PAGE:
One should not expect single digit unemployment figures again any time soon
It is well-known that Latvia had the deepest recession in the EU with a decline of GDP of 18% in 2009 and an accumulated decline of some 24%. Still, many foreign journalists that I have spoken to here seem surprised and sort of ask “where is the recession?” It seems that some of them have looked at the GDP numbers and come to the conclusion that there must be bodies lying in the streets or something like that and it has made me think that a perhaps better way of looking at the past decade is to see the boom as a bigger anomaly than the recession.
This paper from the EU Commission provides some estimates of the degree of overheating that took place in Latvia and it is astonishing: In 2007 GDP was some 16% above what it would have been at full employment i.e. where unemployment is only due to structural mismatches (skills and/or geographical) but not the result of lack of demand in the economy. It is another way of saying that a lot of otherwise not easily employable people got employment which is fine in and by itself but also resulted in extreme excess demand for qualified work force, thus helping to create the wage explosion and the ensuing inflation problems.
Unemployment fell from some 10-12% in the early years of this decade and reached, at its lowest point, 5.4% in the fourth quarter of 2007 as can be seen from the graph below.
Unemployment rate, age group 15-64 years, 2002-I – 2010-I
Source: Central Statistical Bureau
Now, think of GDP operating at 116% of full employment capacity and make the (very strong) assumption that everyone is equally productive, then 116% of GDP equals 116% of equilibrium employment. In the fourth quarter of 2007 employment in Latvia peaked at 1,106,000 and a quick calculation (1,106,000/1.16) gives you full employment/equilibrium employment at some 953,000, hinting at some 153,000 people being hired from the ranks of the structurally unemployed.
A graph of the development of employment follows below:
Employment (1000s), age group 15-64 years, 2002-I – 2010-I
Source: Central Statistical Bureau
OK, my assumption of equal productivity does not fully hold, which will overestimate the number of structurally unemployed who nevertheless worked in that period but let’s say it was 100,000. This then gives equilibrium employment of about one million.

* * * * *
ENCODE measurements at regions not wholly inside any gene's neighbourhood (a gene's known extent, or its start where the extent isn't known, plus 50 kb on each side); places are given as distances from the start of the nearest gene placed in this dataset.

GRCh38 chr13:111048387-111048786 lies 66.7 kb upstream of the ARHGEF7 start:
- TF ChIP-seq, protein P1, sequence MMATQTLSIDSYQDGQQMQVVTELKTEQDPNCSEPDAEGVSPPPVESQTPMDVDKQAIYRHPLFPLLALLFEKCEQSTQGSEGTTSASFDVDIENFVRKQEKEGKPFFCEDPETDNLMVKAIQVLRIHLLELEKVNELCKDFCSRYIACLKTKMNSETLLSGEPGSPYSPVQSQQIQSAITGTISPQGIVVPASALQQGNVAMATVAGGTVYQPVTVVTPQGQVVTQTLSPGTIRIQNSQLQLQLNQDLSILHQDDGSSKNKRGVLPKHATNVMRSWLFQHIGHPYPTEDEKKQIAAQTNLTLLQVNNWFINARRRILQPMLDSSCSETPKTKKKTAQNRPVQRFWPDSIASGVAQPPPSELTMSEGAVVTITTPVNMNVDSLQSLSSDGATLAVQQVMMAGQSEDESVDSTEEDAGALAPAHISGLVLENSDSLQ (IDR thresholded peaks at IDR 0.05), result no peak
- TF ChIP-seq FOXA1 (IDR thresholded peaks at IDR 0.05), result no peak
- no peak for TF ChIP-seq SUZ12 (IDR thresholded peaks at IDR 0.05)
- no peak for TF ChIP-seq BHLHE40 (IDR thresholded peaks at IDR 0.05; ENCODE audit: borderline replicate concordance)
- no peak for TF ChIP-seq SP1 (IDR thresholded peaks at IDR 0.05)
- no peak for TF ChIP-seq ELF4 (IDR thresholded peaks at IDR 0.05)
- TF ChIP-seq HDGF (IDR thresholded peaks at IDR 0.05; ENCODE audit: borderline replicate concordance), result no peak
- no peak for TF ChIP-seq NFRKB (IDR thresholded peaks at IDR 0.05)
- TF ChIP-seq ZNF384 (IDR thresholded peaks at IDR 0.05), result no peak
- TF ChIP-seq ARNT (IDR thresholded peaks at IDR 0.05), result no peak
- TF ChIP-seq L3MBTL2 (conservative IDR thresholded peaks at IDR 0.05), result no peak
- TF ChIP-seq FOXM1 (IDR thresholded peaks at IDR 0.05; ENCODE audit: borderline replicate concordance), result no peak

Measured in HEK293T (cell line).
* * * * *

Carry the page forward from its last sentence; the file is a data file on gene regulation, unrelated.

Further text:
2006-07 was definitely a period of severe overheating of the labour market just like the current situation with (official) employment of around 900,000 people is exactly the opposite but the issue that I don’t see addressed all that often (and not in this election campaign either unless I am mistaken) is why Latvia still has such a large level of structurally unemployed? It is understandable that at the time of independence the level should be high – people had skills useful for production in the Soviet economy but not for the emerging market economy – but now it is almost 19 years hence…
My, admittedly, very quick-and-dirty back-of-the-envelope “calculations” indicate a level of structural unemployment of some 12%, which should be politically and economically unacceptably high, yet not much is done to provide skills for these people in order to make them employable.
Let us also remember that while people with skills remain unemployed for a long time they tend to lose those skills and become less employable thus adding to the level of structural unemployment.
As the recession slowly recedes unemployment will fall but due to the very high level of structurally unemployed one should not expect single digit figures again any time soon. They were the anomaly while double-digit figures are what Latvia has experienced for all but 15 quarters during the boom – and double-digit figures are here to stay. That should be a much bigger political issue than it seems to be at the moment – what a waste of resources!
PS Allow me a comparison with my own country, Denmark. I disagree with a lot of what is done there but the labour market functions quite well. Denmark is also hit by recession and unemployment has soared to a level 2.5 times higher than at its lowest and now stands at…. 4.2%.
Morten Hansen is the Head of Economics Department, Stockholm School of Economics in Riga.